This is a country that has no border with Israel, that has no real arguments with Israel and that has never been at war with Israel. And you can see already that it’s different. Israelis who have been there have already started talking about the warm greeting that they got.

The Way Ahead

Looking ahead, one can see that the leverage of the Palestinian leadership has demonstrably been reduced, since normalization was to be one of the prizes of Israeli-Palestinian peace, and there’s a sense that the region is moving on without it.

It’s possible that the new state of play could create an opening for political change among the Palestinians. Says the U.S. negotiator:

I think the Palestinian people look around and they say to themselves, “Wait a second. Why is it that those countries can sit at the table, but our leadership has chosen the path of just completely, obstinately sticking out, saying, ‘We’re not going to negotiate with you’?”

“Who loses in this?” asks Adam Boehler, who, as head of the U.S. International Development Finance Corporation, has been heavily involved in the economic diplomacy. “Iran and the Palestinian Authority leadership because their strategy isn’t working. Ultimately, it will be better for the Palestinians. The administration has been clear that we want to invest in the economic security of the Palestinian people, and I hope that this empowers them to demand needed change from their leadership.”

Regardless, one thing is clear: The conventional wisdom in the Middle East needs an upgrade.

Why Trump’s Mideast Peace Deals Matter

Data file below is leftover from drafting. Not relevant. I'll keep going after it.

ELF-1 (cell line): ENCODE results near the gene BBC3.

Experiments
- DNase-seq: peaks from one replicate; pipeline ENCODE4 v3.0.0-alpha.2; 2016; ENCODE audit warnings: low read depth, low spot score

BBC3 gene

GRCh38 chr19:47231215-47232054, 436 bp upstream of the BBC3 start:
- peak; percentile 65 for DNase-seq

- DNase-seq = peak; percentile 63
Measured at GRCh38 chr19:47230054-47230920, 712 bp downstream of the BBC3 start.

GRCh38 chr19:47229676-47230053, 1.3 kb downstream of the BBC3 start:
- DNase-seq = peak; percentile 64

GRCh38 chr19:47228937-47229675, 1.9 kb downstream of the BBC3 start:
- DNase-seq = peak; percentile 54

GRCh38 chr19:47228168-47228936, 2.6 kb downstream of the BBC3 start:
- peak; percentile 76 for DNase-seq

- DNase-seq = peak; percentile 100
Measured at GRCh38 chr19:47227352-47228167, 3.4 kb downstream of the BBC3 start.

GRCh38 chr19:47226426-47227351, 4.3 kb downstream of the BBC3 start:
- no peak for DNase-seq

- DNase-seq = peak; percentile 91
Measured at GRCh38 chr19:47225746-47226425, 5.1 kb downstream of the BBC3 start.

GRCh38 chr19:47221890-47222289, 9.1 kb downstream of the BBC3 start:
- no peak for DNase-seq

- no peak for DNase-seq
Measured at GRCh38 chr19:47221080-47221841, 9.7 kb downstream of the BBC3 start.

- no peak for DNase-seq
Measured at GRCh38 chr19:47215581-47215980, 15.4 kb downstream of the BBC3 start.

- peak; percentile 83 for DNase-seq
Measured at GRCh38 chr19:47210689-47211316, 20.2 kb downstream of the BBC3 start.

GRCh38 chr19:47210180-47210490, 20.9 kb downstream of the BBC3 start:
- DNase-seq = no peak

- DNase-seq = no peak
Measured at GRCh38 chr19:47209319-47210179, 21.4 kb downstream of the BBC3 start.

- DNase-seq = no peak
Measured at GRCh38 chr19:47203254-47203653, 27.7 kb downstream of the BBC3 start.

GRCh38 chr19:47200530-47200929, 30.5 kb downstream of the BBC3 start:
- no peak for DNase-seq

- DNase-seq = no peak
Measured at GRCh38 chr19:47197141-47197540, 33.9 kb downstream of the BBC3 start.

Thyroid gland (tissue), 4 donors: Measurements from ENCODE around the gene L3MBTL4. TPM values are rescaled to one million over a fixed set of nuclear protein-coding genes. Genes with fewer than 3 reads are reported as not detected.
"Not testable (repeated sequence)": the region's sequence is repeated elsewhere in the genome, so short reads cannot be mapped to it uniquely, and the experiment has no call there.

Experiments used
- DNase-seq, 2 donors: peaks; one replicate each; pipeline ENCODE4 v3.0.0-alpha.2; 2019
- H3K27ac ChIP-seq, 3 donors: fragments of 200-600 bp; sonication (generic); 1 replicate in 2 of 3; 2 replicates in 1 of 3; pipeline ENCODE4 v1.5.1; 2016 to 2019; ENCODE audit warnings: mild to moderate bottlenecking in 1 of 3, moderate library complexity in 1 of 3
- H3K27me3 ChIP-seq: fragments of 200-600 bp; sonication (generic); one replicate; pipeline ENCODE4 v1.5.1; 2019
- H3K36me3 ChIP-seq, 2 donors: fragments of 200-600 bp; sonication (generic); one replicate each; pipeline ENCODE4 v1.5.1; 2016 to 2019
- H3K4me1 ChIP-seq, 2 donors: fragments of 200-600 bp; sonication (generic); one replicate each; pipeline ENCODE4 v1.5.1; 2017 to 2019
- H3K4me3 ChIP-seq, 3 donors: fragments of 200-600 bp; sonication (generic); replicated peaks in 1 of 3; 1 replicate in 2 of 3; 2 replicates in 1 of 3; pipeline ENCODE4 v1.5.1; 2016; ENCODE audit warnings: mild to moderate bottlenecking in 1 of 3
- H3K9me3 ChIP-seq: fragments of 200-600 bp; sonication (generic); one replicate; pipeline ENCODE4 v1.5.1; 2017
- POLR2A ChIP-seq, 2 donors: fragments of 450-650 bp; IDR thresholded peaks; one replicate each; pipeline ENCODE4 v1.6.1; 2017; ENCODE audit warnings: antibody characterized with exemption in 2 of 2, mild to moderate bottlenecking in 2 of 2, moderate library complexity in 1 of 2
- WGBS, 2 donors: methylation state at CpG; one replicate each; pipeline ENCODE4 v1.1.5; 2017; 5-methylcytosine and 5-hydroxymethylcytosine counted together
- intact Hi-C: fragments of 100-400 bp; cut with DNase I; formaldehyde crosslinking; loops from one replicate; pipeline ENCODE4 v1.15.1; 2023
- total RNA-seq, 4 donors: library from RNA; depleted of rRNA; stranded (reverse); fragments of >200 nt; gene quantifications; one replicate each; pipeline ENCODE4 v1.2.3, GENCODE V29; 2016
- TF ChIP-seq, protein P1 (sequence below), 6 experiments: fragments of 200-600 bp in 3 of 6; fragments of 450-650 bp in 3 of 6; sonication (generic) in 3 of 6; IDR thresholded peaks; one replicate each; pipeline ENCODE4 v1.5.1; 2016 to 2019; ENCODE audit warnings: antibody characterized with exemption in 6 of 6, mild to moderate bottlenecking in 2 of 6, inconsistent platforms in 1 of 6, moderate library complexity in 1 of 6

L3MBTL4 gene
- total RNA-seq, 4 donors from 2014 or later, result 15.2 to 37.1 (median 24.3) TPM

The BDS movement and other economic boycotts of Israel are now little more than an anti-Semitic outlet for Western radicals.

With economic ties come cultural ones, as the nations promise to “promote tourism cooperation” as well as ”people-to-people” exchanges. For years, Arab nations have depicted Jews in the most nefarious ways. Yet, only two weeks after the announcement of Israel–United Arab Emirates, the latter is teaching and praising the peace initiative with the Jews. Its Islamic Studies textbook is teaching and praising the peace initiative with the Jews.

Perhaps most important, the Abraham Accords may just be the beginning of the thawing. Trump says he expected Saudi Arabia — the steward of Islam’s holiest sites — to recognize Israel. “At least five or six” other countries may as well, Trump says. We’ll have to see about that. But Saudi Arabia has announced that it will permit commercial flights from Israel to pass through its airspace. Bahrain would never have agreed to a deal with Israel without the Saudis’ blessing. These deals only make more normalization possible.